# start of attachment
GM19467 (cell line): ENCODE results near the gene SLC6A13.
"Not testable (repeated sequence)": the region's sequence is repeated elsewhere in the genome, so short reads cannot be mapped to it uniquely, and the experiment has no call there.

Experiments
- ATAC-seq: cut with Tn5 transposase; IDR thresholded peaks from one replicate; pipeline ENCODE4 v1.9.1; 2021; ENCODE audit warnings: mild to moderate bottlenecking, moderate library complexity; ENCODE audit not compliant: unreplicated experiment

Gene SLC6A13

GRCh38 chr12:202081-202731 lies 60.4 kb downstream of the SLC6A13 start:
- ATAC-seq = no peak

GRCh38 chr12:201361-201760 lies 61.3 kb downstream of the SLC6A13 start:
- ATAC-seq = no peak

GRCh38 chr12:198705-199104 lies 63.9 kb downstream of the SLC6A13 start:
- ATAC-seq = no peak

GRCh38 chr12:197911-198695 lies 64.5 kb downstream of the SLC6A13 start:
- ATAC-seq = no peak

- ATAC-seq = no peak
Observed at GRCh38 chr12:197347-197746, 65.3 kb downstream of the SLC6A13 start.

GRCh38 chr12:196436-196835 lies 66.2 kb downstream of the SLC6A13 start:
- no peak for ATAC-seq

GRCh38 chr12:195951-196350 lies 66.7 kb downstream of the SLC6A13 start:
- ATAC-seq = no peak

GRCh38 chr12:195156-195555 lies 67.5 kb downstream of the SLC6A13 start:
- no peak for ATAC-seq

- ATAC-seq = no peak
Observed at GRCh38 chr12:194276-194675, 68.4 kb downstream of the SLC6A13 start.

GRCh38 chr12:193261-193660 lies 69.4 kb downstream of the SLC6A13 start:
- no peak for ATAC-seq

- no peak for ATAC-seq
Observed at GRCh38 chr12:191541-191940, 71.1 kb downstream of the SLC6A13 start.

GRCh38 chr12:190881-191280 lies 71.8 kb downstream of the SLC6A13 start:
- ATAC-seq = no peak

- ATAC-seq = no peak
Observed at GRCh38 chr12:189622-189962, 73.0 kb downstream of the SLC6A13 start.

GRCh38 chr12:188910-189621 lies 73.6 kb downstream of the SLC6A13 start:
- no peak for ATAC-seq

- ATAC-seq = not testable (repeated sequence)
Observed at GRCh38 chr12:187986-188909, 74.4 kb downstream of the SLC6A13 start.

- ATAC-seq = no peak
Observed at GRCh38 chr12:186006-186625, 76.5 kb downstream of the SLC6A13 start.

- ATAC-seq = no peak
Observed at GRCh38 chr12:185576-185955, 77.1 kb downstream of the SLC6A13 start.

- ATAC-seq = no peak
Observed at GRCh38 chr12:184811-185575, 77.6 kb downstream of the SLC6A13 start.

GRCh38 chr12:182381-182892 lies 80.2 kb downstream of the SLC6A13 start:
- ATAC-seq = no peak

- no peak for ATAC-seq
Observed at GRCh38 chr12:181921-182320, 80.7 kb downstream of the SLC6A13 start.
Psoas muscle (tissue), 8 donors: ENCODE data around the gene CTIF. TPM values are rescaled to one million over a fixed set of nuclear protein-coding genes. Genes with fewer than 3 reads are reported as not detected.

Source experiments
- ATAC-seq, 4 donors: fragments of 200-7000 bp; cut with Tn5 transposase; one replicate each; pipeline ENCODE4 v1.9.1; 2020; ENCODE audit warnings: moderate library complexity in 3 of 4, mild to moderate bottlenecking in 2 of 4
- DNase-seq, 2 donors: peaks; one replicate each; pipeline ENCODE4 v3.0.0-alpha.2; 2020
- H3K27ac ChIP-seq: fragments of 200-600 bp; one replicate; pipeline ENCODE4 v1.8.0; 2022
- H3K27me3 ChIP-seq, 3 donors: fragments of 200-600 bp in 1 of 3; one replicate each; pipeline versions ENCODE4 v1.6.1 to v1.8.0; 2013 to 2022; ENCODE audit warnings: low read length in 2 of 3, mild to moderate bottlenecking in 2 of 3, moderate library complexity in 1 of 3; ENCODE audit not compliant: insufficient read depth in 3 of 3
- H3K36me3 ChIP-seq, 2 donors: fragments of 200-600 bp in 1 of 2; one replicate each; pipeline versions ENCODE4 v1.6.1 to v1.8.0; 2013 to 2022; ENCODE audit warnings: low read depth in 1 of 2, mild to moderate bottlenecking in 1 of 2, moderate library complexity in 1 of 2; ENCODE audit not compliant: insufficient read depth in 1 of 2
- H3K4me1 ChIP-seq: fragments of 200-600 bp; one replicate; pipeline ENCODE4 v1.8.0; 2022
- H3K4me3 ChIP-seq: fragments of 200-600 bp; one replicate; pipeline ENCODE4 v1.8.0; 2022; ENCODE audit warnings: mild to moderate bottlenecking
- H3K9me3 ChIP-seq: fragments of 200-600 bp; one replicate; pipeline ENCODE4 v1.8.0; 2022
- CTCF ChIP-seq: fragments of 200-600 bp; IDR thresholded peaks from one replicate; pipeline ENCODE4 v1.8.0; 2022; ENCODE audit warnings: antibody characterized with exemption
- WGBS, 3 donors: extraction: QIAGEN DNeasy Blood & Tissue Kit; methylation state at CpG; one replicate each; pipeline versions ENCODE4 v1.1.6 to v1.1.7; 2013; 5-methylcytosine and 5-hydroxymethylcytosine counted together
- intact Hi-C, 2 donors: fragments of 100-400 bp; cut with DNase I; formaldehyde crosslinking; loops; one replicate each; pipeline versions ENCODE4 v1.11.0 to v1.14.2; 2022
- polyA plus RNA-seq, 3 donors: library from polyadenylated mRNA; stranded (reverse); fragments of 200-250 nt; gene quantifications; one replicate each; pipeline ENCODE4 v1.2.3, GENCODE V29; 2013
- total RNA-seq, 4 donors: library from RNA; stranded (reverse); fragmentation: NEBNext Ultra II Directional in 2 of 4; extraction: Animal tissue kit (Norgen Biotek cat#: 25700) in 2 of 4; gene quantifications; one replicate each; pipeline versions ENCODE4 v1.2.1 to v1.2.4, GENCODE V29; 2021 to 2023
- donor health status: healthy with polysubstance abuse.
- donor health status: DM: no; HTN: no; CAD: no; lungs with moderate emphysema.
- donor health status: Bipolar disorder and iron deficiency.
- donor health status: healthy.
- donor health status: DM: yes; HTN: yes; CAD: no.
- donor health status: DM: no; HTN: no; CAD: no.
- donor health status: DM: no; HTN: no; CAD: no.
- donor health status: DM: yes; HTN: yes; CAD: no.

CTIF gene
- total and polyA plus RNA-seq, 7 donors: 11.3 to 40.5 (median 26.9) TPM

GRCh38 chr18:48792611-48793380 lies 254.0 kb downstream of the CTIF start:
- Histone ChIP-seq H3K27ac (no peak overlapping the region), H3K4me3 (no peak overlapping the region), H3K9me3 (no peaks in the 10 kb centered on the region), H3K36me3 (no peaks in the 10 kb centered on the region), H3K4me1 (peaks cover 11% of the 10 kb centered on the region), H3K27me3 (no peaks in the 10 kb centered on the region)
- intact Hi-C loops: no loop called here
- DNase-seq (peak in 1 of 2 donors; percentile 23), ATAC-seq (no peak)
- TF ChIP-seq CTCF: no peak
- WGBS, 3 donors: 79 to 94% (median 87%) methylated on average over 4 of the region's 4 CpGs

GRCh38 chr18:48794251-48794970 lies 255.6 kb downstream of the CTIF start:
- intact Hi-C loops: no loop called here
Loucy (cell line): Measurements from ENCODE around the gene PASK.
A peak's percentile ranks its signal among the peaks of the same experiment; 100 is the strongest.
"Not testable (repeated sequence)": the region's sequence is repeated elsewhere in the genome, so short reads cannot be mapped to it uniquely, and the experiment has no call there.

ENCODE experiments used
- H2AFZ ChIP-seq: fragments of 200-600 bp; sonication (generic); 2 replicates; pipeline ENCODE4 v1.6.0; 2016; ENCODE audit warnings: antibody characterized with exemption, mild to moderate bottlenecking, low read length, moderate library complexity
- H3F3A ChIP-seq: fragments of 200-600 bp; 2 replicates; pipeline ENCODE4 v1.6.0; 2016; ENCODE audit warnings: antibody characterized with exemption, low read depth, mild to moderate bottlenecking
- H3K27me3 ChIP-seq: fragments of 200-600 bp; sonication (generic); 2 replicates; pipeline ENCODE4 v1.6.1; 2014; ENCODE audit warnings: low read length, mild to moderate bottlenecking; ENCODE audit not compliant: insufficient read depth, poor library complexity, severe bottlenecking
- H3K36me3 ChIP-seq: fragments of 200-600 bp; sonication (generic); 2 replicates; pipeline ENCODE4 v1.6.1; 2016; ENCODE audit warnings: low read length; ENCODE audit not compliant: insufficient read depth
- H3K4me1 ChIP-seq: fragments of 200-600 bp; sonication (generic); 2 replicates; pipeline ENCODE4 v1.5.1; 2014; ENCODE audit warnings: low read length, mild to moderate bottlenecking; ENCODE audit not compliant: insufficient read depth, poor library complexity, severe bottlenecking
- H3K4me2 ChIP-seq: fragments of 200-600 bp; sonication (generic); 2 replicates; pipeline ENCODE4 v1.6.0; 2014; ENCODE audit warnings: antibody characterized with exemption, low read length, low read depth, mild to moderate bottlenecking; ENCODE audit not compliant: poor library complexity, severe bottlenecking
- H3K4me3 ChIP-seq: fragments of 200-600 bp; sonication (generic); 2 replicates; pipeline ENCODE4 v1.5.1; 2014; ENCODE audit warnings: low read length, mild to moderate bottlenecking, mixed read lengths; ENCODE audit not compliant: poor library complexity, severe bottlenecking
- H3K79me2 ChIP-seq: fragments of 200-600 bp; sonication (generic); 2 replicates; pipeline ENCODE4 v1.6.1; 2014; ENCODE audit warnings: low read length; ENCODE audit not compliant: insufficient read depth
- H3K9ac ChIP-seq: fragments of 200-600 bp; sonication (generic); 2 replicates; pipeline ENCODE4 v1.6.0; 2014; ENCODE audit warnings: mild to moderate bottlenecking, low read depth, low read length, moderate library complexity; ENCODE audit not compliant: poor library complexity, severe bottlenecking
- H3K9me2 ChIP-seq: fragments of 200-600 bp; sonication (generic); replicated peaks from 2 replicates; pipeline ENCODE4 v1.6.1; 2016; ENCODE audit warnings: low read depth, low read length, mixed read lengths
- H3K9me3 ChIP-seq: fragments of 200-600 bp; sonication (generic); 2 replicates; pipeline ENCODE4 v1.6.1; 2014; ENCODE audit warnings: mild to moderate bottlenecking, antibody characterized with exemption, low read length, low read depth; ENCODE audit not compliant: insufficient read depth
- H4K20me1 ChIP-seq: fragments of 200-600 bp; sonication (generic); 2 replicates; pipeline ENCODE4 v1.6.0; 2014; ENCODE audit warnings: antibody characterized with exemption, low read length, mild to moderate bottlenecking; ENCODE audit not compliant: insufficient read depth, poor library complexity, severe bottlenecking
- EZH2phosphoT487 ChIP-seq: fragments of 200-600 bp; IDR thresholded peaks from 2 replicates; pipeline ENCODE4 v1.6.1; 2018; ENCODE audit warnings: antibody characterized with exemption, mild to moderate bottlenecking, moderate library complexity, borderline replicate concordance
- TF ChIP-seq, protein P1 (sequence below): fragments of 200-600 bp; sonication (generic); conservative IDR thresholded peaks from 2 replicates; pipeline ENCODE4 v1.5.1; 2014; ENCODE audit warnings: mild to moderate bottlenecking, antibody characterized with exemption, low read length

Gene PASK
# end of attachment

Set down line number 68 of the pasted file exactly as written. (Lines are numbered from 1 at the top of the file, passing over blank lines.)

- donor health status: DM: yes; HTN: yes; CAD: no.